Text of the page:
Malcolm X argued that nationalism was the way for African-Americans to get what they wanted-and he used this paragraph to do so. Those who attended almost certainly left the Audubon Ballroom with the words "it was nationalism" rolling over and over in their heads. To further emphasize his idea of nationalism being the solution to oppression, Malcolm X used anaphora again later in the same paragraph. "And they have seen that the Africans did not get it by sitting in. They did not get it by waiting in. They did not get it by singing, "We Shall Overcome;" they got it through nationalism" (2). How did they get it? "It was nationalism..."

One final major instance of anaphora that Malcolm X used underlines the needs Malcolm X felt had to be met in order to satisfy the goals he was trying to situate in the minds of African-American people. He wanted to educate the people in how to win their battle. "Let's join in-if this is what the Negro wants, let's join him. Let's show him how to struggle. Let's show him how to fight. Let's show him how to bring a real revolution. Let's make him stop jiving!" (2). Let's show him.

The anaphora that Malcolm X utilized is reminiscent of other great speakers, such as John F. Kennedy, Jr. and Martin Luther King, Jr. He used the tool the lay emphasis on his important arguments. In addition to adding emphasis, the anaphora Malcolm X employed effectively captured the audience's attention by making the speech pleasant to listen to.

Malcolm X also used antithesis to stress his ideas by contrasting opposites. The first example of antithesis is found in the second paragraph. "When we say so-called Negro that's pointing out what we aren't, but it isn't telling us what we are" (1). Malcolm X is trying to make the point that the word "Negro" has a negative connotation and that African-Americans should not refer to themselves as Negroes (or allow anyone else to refer to them as that, for that matter). He is stating that they are not "Negroes." Rather, they "are Africans, and [they] happen to be in America" (1). The words "Negro" makes no reference to where African-Americans come from or who they are, but only serves to point out the fact that they are not "Americans" in the sense that a racist would interpret the word. Later in that same paragraph, Malcolm X made one of the strongest statements of the speech. "We didn't land on Plymouth Rock; the rock was landed on us" (1). This statement refers to the fact that African-Americans did not choose to come to America. They were kidnapped and brought here against their will. If Malcolm X had simply said, "We did not decide to come here," his statement would not have been nearly as effective. Antithesis intensifies the force of his speech.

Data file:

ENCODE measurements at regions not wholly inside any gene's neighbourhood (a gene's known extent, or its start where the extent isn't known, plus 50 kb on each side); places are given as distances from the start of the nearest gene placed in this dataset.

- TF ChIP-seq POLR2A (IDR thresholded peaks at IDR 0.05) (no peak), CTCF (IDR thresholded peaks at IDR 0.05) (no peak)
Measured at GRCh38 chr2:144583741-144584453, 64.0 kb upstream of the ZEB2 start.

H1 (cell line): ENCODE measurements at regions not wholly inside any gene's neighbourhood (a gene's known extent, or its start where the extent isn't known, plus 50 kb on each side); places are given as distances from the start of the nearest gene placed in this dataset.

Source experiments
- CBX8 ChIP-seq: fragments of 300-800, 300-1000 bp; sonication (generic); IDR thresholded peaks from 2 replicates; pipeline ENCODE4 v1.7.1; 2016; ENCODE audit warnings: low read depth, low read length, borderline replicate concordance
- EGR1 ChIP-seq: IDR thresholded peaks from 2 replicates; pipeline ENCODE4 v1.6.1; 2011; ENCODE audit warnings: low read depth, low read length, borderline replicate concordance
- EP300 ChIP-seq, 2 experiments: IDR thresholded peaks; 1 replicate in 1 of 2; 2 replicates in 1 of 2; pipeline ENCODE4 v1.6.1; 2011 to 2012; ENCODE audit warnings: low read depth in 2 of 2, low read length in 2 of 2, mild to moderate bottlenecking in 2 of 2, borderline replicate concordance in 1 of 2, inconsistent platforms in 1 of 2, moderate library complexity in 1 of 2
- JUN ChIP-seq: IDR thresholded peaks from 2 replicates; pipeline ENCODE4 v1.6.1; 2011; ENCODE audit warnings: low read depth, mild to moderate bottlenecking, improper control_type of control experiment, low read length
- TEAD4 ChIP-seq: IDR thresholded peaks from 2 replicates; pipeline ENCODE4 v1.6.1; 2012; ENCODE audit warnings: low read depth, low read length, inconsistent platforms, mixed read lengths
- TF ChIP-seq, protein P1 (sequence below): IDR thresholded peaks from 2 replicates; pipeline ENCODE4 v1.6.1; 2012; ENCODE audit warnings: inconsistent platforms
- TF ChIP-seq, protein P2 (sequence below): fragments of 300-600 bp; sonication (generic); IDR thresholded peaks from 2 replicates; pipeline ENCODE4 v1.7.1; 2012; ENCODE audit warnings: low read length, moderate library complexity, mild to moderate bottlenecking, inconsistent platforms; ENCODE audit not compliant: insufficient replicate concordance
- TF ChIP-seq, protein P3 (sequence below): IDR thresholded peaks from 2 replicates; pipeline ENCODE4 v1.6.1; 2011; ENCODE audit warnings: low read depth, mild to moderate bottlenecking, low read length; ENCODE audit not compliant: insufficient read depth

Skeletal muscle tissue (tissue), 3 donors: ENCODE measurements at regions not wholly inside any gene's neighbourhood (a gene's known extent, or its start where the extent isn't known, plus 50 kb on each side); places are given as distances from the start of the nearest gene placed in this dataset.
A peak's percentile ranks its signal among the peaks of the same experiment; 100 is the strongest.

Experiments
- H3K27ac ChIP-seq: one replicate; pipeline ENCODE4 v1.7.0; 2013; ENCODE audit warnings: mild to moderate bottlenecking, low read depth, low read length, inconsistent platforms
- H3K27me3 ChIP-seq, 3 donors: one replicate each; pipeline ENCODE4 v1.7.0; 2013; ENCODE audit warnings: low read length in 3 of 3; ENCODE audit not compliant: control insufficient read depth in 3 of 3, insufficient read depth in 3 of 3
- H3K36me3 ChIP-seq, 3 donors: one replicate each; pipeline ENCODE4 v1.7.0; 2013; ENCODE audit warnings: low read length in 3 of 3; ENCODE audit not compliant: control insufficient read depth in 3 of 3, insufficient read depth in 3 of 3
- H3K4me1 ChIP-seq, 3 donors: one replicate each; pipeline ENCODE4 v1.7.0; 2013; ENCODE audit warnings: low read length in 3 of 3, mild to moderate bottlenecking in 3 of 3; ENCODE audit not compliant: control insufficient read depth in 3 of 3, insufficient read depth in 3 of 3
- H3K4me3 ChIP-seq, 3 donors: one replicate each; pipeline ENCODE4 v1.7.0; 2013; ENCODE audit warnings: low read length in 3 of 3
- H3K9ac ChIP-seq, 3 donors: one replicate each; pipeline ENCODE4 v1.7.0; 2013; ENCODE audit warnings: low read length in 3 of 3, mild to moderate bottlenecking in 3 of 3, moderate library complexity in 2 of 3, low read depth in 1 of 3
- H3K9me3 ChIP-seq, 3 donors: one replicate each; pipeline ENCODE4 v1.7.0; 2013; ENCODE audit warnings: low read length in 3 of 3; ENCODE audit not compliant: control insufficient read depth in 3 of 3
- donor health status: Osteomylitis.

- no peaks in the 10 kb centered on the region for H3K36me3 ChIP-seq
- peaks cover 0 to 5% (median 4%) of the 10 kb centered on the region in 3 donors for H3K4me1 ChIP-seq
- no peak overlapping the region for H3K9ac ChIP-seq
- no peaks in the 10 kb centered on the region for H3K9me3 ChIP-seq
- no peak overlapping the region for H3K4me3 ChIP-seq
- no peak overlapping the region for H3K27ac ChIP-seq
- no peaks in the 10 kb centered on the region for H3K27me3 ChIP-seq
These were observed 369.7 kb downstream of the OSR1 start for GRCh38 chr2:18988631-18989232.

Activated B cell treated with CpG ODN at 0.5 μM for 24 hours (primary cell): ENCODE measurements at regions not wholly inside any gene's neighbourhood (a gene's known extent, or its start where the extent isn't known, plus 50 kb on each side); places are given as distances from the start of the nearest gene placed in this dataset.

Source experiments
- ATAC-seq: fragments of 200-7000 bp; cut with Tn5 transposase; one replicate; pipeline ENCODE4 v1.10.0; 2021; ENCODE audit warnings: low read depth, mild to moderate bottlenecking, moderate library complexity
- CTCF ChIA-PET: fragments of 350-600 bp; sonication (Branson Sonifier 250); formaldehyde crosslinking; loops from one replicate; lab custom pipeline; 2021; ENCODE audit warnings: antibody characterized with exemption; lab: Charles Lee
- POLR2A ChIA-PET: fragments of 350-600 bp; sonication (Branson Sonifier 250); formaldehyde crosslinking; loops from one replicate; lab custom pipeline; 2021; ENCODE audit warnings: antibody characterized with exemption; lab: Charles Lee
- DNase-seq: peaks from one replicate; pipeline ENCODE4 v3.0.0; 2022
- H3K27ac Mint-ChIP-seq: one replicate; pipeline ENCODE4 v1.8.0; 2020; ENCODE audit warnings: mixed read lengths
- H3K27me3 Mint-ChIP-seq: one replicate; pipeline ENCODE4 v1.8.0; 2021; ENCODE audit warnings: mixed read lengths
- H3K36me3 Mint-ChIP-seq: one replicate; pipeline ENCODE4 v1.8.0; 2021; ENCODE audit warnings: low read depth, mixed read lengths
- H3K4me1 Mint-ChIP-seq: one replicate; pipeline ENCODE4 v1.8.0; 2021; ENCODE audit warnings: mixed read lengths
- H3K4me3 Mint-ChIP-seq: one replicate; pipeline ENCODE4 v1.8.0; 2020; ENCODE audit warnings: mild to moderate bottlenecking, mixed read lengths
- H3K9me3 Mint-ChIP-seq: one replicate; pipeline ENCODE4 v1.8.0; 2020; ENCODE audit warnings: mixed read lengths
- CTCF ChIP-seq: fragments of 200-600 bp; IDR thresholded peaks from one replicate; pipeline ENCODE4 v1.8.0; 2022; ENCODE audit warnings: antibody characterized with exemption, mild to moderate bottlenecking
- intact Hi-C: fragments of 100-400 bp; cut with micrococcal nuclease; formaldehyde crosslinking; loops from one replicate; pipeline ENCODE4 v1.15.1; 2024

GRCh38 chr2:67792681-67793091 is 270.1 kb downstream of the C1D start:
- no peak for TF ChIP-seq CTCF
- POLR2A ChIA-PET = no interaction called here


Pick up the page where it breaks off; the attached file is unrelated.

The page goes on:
The diction and sentence tools that Malcolm X used helped to create his voice in the speech even on paper. In his or her head, the reader can almost hear Malcolm X dramatically giving the speech. He has a very strong, confident, persuasive voice. A writer or speaker who has control of his language has control of his audience.

The repetition of words, epistrophe, anaphora, and antithesis that Malcolm X implemented in his speech "It shall be the ballot or the bullet" helps to provoke thought in his audience. These tools accentuate the main ideas in his speech and do so in a way that will reach his audience and allow them to remember what he said. The control he has over his words gave him a strong voice when he spoke that Easter Sunday in 1964. The ability to use such tools in order to reach his audience gave Malcolm X the power to become such an influential and successful speaker.